© 2023 Public Radio Tulsa
800 South Tucker Drive
Tulsa, OK 74104
(918) 631-2577

A listener-supported service of The University of Tulsa
classical 88.7 | public radio 89.5
Play Live Radio
Next Up:
0:00 0:00
Available On Air Stations

In the race for governor, Kevin Stitt, Joy Hofmeister are trying to win favor with Oklahoma’s growing Latino population

Stitt (left) and Hofmeister (second from right) appear at a 2019 event
Matt Trotter
Stitt (left) and Hofmeister (second from right) appear at a 2019 event

In an election year where Republicans nationally hope to make big waves among Latino voters and Democrats are trying to hold on to what has historically been a safe vote, both Gov. Kevin Stitt and challenger Joy Hofmeister are working hard to appeal to the community.

Stitt is running what is believed to be the first Spanish-language television ad by an Oklahoma gubernatorial candidate. He has attended a number of Latino community events across the state including a parade and a festival in Oklahoma City and a luncheon put on by members of the Hispanic business community. At each event, he expresses what he says are his shared values of “faith, family and freedom” with the Latino community.

Hofmeister has signs, shirts and placards in Spanish and is also attending cultural events and meeting with community members. She has another Hispanic community meet and greet on Saturday in Tulsa.

Latinos and Hispanics are Oklahoma’s fastest-growing demographic and now make up nearly 12% of the population, growing by 42% since 2010, according to the most recent U.S. Census data.

Both candidates have focused their stump speeches at Latino community events on education policy, but with stark differences. Hofmeister pitched strengthening public education and Stitt campaigned on his private school voucher plan.

According to data from the districts, Hispanic and Latino students are the largest demographic at the state’s two biggest districts, making up nearly 60% of the students at Oklahoma City Public Schools and nearly 37% at Tulsa Public Schools.

Hofmeister supporter Brenda Hernandez, vice president and founder of the Oklahoma City-based Latino PR firm Tango Public Relations, said support for public education is vital.

“Being that we do have the largest percentage in our Oklahoma City public schools, I think it is important to support our public education,” Hernandez said.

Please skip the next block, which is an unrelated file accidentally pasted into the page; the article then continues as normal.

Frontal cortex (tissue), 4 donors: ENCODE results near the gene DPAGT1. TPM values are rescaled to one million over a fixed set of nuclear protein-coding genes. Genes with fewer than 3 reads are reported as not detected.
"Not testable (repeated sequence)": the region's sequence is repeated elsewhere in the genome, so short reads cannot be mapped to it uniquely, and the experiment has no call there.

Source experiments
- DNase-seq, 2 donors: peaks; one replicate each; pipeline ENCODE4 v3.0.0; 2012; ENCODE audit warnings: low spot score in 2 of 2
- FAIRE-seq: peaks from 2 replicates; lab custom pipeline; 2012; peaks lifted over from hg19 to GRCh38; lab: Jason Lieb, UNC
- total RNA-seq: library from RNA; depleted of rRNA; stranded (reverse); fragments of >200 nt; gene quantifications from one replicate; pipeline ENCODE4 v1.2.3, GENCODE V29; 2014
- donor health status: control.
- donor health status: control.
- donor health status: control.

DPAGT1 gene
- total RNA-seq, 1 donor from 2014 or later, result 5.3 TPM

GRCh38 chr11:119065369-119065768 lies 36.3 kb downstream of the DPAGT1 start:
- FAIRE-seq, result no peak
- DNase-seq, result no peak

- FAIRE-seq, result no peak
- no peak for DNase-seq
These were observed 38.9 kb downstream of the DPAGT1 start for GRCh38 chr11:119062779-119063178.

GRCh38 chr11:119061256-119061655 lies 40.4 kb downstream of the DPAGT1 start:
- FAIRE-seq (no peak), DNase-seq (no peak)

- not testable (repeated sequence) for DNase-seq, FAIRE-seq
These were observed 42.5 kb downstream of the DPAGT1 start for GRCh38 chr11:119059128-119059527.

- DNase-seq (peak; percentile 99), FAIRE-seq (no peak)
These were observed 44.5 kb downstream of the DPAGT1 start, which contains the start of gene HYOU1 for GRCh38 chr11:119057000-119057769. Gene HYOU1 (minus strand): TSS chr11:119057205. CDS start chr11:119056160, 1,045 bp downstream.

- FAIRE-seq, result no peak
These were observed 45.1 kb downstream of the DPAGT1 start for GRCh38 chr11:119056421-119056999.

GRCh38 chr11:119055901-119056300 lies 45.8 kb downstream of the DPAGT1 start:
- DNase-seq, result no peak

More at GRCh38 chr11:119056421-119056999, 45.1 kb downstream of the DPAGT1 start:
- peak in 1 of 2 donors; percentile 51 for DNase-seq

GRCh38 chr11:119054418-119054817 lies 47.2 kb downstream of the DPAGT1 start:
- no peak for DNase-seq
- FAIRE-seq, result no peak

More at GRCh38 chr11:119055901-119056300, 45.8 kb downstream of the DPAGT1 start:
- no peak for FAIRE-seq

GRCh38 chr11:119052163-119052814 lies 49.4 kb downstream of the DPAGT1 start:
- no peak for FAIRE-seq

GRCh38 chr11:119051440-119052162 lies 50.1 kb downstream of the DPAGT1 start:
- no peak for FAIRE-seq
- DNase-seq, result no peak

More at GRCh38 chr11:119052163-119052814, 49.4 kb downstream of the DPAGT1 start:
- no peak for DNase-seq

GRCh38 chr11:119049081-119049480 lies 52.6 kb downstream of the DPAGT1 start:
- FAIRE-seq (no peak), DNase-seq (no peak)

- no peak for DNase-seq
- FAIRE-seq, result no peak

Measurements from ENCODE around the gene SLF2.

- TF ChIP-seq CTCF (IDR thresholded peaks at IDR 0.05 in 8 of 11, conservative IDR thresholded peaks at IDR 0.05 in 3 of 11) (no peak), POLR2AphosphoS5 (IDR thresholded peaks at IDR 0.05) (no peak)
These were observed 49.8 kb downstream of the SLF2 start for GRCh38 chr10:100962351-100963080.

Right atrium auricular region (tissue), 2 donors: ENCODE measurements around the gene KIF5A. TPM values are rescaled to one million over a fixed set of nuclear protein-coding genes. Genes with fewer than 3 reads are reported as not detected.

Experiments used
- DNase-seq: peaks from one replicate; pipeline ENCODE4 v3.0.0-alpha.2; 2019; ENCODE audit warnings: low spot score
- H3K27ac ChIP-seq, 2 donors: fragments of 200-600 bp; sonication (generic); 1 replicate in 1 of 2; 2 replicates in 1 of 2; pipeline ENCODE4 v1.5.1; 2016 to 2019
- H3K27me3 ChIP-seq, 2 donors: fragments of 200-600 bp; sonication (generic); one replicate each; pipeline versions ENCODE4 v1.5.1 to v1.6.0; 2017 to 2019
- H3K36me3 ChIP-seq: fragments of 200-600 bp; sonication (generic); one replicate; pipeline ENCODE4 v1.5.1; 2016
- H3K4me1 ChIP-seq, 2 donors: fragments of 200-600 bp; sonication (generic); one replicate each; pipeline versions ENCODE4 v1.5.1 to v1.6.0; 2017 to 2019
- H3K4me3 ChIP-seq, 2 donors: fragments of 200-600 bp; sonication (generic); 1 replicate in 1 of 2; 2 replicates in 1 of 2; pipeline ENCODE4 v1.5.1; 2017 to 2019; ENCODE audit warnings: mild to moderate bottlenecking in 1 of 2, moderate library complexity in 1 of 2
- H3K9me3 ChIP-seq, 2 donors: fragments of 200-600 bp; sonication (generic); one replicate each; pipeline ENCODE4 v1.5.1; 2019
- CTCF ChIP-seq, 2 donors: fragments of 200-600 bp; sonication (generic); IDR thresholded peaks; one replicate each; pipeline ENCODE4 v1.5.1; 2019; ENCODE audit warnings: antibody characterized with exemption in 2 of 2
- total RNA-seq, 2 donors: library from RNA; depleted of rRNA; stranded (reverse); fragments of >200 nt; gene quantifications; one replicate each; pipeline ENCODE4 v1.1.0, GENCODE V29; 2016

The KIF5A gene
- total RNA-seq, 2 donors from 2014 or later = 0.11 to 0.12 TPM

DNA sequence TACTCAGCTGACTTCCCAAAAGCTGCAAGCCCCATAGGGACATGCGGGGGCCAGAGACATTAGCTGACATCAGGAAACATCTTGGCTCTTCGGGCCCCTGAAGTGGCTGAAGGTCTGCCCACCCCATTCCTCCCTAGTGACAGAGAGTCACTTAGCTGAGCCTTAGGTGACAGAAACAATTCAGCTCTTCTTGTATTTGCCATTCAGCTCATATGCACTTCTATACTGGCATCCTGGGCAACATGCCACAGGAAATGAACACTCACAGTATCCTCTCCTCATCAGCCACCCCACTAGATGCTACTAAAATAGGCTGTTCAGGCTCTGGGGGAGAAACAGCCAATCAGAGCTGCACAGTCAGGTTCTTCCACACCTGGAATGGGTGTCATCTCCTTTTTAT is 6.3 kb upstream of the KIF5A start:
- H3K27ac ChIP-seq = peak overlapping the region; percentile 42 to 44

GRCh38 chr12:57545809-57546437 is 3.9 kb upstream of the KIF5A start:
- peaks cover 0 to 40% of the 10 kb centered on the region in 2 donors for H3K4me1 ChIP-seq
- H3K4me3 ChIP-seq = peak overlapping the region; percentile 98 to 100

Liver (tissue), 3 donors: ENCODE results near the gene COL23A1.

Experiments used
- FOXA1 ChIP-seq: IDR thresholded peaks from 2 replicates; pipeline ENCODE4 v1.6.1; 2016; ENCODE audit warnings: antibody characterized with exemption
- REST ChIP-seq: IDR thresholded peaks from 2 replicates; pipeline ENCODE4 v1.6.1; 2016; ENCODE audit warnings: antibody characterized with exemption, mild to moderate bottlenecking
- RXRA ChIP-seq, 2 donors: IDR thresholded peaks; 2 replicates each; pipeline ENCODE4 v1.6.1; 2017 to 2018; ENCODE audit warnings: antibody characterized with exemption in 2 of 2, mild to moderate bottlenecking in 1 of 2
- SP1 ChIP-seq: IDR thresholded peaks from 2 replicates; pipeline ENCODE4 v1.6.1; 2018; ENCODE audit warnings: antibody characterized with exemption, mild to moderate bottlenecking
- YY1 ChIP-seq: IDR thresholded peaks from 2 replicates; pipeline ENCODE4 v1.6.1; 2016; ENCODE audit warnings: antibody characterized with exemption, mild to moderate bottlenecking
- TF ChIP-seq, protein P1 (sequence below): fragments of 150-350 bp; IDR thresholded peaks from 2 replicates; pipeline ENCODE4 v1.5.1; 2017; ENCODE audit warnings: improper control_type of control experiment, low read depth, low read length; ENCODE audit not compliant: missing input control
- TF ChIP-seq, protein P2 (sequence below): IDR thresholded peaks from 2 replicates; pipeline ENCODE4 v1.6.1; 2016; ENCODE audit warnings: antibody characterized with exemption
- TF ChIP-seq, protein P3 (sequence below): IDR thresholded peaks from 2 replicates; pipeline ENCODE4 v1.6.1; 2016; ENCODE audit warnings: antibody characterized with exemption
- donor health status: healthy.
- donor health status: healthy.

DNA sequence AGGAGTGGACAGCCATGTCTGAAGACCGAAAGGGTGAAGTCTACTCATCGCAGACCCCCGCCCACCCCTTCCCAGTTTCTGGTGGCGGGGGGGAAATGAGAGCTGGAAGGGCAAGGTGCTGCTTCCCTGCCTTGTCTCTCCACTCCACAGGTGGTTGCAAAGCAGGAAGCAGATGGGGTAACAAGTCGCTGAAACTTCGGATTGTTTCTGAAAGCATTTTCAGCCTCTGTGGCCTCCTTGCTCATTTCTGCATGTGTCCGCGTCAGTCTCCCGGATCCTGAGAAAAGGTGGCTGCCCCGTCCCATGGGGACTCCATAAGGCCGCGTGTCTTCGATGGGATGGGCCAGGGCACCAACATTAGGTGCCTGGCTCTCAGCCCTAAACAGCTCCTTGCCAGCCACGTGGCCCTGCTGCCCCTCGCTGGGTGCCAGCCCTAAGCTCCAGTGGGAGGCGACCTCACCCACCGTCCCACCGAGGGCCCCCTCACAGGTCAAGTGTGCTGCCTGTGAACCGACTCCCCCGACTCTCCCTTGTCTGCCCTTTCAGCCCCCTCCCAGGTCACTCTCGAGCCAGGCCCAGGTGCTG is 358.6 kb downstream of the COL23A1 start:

Before tacos were served at a meet-and-greet event for Hofmeister in south Oklahoma City on Oct. 21, Hofmeister spent time talking with voters about education.

“We know that it is critically important to have a strong education for all children and today, we have a governor that does not understand the connection between strengthening schools and the need to build a robust economy,” Hofmeister said in a stump speech at the event.

Meanwhile, Stitt has been advocating for school vouchers, a plan he thinks would benefit the Latino community by offering people more opportunities to choose the best schools for their children, he said in a brief interview at the Fiesta de las Americas, a cultural festival in South Oklahoma City. As he walked around the event he would introduce himself in Spanish and tried for as long as he could to hold the conversation, which was often only a couple sentences before he had to switch back to English.

“More school options is also important for the Hispanic community, because just like what I’ve been trying to promote across the state you shouldn’t just be forced into a poor school,” Stitt said in the interview. “If you’re in a ZIP code that has low graduation rates let’s bring that up, let’s give parents more options and let’s create competition in our school.”

At each of three Latino cultural events The Frontier attended with Stitt, he also touted his success in helping bring a Mexican Consulate to Oklahoma City, which is set to open in March 2023.

“I got a chance to listen and I heard you and I went to Mexico City and Monterrey and we’re bringing a consulate to Oklahoma City and it’s going to be coming early next year,” Stitt told the crowd at the Hispanic Fiesta at Scissortail Park on Oct. 7.

But bringing a consulate to Oklahoma was not solely Stitt’s doing, the Mexican government, U.S. Department of State and other state entities were also instrumental in the project.

Currently, the closest Mexican Consulate is in Arkansas, a long trek for Jose Martinez, a 52-year-old Stitt supporter who is originally from Mexico.

“Normally we’d have to go to Arkansas to get a Mexican passport,” he said. “So I would have to go all the way over there. (But) bringing the consulate over here permanently is a very good thing for a lot of people.”

Victor Roman, a 40-year old Stitt supporter, said in his 15 years living in south Oklahoma City, he had never seen any governor visit his community before Stitt. Roman said Stitt’s appearance at the Fiesta de las Americas parade gave him “hope that things are going to turn around for the Hispanic community.”

“Just by him taking the leap of faith and being out here with the Hispanics, even though he doesn’t know a lot of Spanish, he’s trying and he gets an E for effort,” Roman said.

Ozzy Castillo, 37, had been unsure if he was going to vote, but said he is now a Stitt supporter after he and his four children met the governor at the Fiesta de las Americas parade.

The Frontier is a nonprofit newsroom that produces fearless journalism with impact in Oklahoma. Read more at www.readfrontier.org.
The Frontier is a nonprofit newsroom that produces fearless journalism with impact in Oklahoma. Read more at www.readfrontier.org.